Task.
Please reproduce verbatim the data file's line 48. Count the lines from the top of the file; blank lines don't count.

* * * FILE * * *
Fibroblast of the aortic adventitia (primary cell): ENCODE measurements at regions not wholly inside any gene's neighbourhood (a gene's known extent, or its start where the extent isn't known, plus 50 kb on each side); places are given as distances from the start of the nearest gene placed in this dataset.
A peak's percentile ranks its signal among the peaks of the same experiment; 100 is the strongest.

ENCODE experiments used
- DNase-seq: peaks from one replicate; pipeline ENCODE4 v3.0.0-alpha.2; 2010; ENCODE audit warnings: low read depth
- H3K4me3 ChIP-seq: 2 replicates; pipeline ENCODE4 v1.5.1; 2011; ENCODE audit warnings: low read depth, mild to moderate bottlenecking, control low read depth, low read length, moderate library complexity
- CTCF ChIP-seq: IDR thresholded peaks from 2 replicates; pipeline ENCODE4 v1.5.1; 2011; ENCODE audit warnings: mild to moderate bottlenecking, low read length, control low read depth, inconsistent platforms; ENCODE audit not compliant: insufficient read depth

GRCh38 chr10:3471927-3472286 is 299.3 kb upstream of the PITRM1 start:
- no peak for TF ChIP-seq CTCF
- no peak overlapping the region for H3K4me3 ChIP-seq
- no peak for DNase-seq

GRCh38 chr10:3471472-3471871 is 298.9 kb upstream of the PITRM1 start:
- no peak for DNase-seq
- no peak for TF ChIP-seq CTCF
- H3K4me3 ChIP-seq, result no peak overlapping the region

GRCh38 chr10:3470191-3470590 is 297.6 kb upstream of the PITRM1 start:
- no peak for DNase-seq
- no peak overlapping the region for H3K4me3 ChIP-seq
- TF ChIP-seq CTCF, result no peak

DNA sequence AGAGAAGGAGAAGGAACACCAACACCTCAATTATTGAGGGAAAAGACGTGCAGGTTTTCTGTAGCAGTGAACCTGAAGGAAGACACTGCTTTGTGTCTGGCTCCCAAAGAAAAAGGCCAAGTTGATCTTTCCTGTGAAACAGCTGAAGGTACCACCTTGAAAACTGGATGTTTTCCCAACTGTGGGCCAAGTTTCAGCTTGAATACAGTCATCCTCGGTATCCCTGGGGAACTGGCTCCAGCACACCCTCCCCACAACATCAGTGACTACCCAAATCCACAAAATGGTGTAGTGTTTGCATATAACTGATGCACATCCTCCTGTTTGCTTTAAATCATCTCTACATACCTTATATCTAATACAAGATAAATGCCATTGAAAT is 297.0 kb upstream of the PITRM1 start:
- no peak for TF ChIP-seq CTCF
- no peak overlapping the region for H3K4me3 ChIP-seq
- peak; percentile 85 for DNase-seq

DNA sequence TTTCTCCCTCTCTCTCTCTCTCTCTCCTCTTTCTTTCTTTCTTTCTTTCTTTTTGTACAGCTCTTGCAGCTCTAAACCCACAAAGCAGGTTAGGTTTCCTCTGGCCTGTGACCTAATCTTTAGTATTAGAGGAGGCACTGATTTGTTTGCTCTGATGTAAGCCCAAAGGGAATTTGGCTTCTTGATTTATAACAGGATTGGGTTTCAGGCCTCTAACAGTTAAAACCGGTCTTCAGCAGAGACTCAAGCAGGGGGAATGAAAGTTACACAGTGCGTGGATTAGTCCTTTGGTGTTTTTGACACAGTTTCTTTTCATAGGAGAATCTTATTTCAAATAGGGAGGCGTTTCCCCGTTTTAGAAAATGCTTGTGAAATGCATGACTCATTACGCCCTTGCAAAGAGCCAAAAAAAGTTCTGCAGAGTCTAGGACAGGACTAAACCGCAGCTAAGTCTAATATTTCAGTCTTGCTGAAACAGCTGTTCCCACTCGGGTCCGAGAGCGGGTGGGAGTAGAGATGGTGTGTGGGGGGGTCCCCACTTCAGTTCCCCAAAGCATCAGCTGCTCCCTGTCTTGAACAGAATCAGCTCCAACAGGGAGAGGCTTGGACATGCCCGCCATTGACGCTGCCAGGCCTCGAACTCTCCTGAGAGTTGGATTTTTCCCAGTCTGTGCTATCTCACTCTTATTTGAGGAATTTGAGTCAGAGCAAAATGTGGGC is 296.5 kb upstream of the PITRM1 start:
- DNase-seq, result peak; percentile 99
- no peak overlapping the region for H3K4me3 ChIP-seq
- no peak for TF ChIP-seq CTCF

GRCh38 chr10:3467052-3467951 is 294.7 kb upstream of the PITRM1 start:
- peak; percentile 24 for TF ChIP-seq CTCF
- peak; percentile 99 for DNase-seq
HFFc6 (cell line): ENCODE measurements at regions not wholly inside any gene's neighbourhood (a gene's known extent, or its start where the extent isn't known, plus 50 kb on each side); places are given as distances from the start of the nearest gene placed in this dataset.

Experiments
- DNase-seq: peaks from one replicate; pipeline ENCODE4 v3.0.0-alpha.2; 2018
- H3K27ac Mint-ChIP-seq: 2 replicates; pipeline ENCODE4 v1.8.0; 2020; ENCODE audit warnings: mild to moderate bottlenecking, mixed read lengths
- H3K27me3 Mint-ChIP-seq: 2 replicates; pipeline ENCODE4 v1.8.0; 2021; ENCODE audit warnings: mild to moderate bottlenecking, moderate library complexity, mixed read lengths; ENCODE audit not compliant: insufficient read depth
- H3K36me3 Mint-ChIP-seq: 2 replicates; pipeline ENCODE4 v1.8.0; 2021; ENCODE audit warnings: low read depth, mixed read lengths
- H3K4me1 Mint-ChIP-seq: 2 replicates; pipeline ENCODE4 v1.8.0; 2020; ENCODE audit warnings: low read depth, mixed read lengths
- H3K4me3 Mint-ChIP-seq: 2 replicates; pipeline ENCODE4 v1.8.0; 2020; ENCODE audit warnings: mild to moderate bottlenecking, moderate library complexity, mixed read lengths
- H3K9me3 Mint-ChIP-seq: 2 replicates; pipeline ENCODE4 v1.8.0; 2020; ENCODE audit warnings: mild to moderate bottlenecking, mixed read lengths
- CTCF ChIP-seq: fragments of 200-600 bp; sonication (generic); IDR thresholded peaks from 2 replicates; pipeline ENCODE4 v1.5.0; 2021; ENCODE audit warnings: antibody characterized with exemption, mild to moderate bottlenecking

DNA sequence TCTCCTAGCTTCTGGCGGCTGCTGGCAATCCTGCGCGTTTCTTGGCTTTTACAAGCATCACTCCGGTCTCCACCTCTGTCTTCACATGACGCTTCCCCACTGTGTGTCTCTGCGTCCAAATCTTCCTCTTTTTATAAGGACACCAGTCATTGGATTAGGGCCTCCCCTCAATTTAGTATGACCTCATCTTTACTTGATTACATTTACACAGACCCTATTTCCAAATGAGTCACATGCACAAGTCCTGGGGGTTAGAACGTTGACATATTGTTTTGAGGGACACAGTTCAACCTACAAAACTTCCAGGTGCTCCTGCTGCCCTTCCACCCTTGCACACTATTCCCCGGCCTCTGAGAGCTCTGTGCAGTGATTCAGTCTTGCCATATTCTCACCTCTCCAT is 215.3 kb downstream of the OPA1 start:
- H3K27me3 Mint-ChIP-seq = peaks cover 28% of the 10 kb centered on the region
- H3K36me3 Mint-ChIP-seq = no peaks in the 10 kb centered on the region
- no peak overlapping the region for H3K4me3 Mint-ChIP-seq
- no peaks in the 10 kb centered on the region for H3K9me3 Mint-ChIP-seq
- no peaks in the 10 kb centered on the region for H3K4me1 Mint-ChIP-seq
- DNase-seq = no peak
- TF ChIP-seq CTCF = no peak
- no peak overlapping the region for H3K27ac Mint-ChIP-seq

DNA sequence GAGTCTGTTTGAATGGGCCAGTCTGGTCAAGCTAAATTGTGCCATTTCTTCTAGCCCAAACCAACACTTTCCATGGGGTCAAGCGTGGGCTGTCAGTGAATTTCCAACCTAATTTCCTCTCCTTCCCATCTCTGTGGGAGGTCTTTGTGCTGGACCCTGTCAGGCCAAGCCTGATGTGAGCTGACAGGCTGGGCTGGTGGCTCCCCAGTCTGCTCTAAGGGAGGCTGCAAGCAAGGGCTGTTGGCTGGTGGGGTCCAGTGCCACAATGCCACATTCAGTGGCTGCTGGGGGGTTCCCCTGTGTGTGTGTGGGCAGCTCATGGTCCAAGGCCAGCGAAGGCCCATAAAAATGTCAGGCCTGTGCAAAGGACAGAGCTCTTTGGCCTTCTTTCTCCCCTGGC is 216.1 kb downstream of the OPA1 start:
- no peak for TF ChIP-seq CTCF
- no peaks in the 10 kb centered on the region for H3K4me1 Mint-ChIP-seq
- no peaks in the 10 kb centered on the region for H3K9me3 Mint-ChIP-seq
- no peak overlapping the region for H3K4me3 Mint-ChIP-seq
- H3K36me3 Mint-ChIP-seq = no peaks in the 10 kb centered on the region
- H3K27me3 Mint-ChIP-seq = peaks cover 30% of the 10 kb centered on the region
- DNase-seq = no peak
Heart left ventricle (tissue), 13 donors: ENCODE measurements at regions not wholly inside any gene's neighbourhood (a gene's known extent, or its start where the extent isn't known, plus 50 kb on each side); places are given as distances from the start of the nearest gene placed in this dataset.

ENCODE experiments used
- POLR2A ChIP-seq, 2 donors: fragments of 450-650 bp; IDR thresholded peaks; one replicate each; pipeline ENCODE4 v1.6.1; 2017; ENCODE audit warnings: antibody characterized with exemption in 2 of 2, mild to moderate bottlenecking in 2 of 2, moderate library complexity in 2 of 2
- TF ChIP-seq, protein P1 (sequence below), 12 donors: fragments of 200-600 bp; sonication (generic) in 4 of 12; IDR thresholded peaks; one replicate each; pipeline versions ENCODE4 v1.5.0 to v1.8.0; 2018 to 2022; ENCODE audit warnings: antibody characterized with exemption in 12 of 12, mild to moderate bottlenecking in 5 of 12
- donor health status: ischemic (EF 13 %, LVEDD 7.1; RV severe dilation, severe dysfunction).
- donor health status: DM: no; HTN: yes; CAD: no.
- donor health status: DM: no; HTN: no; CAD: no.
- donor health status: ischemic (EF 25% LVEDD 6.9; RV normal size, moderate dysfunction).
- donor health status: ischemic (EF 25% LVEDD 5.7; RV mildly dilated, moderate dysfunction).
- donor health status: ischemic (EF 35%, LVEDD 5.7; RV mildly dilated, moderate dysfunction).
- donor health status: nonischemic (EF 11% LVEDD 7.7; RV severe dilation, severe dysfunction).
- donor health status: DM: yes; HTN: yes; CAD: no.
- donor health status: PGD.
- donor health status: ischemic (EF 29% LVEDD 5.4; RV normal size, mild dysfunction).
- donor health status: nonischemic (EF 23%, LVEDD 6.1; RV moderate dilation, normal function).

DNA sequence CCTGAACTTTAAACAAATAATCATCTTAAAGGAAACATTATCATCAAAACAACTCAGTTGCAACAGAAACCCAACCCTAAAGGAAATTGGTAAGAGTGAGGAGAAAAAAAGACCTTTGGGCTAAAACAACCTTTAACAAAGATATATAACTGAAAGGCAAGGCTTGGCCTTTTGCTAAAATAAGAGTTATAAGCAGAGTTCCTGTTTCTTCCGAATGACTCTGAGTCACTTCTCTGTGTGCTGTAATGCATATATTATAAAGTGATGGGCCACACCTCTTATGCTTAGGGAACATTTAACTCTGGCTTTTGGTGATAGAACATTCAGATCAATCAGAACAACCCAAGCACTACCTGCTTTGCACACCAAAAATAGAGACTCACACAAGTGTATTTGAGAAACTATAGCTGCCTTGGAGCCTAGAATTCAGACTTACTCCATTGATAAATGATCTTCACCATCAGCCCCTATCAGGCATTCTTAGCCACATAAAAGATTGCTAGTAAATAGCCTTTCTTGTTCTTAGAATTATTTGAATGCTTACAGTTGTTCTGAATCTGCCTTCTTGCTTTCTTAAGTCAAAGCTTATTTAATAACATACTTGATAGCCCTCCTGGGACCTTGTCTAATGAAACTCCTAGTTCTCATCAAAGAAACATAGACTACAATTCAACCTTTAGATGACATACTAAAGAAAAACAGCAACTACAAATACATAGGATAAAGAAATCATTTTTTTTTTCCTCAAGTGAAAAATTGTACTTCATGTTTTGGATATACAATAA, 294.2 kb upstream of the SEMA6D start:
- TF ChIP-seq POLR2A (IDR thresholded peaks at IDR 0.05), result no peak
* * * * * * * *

- no peak overlapping the region for H3K27ac Mint-ChIP-seq